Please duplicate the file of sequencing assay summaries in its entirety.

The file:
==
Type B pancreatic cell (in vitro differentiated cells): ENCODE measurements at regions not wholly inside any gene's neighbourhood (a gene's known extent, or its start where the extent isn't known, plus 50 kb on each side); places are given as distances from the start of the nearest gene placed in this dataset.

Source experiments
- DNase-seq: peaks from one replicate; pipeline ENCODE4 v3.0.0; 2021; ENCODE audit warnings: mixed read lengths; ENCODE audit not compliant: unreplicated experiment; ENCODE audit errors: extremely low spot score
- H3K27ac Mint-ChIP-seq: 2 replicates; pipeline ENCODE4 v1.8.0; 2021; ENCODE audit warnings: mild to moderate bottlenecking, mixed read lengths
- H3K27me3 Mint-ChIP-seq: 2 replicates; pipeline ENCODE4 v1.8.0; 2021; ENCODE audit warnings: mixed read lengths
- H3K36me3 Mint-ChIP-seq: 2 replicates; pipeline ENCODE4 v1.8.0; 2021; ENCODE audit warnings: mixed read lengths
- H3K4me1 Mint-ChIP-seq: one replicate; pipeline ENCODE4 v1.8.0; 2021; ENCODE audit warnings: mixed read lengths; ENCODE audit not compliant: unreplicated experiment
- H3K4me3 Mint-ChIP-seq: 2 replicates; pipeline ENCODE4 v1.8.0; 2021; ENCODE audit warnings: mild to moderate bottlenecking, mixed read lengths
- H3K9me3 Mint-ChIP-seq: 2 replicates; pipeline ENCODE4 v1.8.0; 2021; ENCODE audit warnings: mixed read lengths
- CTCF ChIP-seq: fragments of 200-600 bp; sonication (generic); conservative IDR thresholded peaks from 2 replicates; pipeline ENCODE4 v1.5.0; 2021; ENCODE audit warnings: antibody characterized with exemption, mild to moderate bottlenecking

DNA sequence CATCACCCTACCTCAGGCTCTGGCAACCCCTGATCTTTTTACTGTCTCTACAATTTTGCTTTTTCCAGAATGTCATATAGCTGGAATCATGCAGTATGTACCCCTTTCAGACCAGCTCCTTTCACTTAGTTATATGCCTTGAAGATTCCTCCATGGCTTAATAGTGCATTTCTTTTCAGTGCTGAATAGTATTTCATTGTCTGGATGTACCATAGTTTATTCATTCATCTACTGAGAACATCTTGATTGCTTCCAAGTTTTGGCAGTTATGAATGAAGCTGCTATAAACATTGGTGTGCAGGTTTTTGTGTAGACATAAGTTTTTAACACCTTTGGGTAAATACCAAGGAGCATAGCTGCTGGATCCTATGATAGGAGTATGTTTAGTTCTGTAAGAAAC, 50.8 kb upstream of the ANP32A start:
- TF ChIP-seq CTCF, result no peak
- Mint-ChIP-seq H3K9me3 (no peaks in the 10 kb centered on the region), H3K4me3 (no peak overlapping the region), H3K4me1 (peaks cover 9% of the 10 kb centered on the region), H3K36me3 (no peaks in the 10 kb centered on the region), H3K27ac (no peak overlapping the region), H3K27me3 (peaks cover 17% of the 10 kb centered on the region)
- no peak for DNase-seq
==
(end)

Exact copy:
Type B pancreatic cell (in vitro differentiated cells): ENCODE measurements at regions not wholly inside any gene's neighbourhood (a gene's known extent, or its start where the extent isn't known, plus 50 kb on each side); places are given as distances from the start of the nearest gene placed in this dataset.

Source experiments
- DNase-seq: peaks from one replicate; pipeline ENCODE4 v3.0.0; 2021; ENCODE audit warnings: mixed read lengths; ENCODE audit not compliant: unreplicated experiment; ENCODE audit errors: extremely low spot score
- H3K27ac Mint-ChIP-seq: 2 replicates; pipeline ENCODE4 v1.8.0; 2021; ENCODE audit warnings: mild to moderate bottlenecking, mixed read lengths
- H3K27me3 Mint-ChIP-seq: 2 replicates; pipeline ENCODE4 v1.8.0; 2021; ENCODE audit warnings: mixed read lengths
- H3K36me3 Mint-ChIP-seq: 2 replicates; pipeline ENCODE4 v1.8.0; 2021; ENCODE audit warnings: mixed read lengths
- H3K4me1 Mint-ChIP-seq: one replicate; pipeline ENCODE4 v1.8.0; 2021; ENCODE audit warnings: mixed read lengths; ENCODE audit not compliant: unreplicated experiment
- H3K4me3 Mint-ChIP-seq: 2 replicates; pipeline ENCODE4 v1.8.0; 2021; ENCODE audit warnings: mild to moderate bottlenecking, mixed read lengths
- H3K9me3 Mint-ChIP-seq: 2 replicates; pipeline ENCODE4 v1.8.0; 2021; ENCODE audit warnings: mixed read lengths
- CTCF ChIP-seq: fragments of 200-600 bp; sonication (generic); conservative IDR thresholded peaks from 2 replicates; pipeline ENCODE4 v1.5.0; 2021; ENCODE audit warnings: antibody characterized with exemption, mild to moderate bottlenecking

DNA sequence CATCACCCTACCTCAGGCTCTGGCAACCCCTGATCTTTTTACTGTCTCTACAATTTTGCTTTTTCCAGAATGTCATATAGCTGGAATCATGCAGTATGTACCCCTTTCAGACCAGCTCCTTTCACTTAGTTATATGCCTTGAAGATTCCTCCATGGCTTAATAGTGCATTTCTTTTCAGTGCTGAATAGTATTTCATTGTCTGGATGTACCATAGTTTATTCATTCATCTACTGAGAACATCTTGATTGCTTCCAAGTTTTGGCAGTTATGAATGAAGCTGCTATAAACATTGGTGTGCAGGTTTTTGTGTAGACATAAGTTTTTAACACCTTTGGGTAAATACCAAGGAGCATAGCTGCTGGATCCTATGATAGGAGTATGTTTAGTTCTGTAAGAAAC, 50.8 kb upstream of the ANP32A start:
- TF ChIP-seq CTCF, result no peak
- Mint-ChIP-seq H3K9me3 (no peaks in the 10 kb centered on the region), H3K4me3 (no peak overlapping the region), H3K4me1 (peaks cover 9% of the 10 kb centered on the region), H3K36me3 (no peaks in the 10 kb centered on the region), H3K27ac (no peak overlapping the region), H3K27me3 (peaks cover 17% of the 10 kb centered on the region)
- no peak for DNase-seq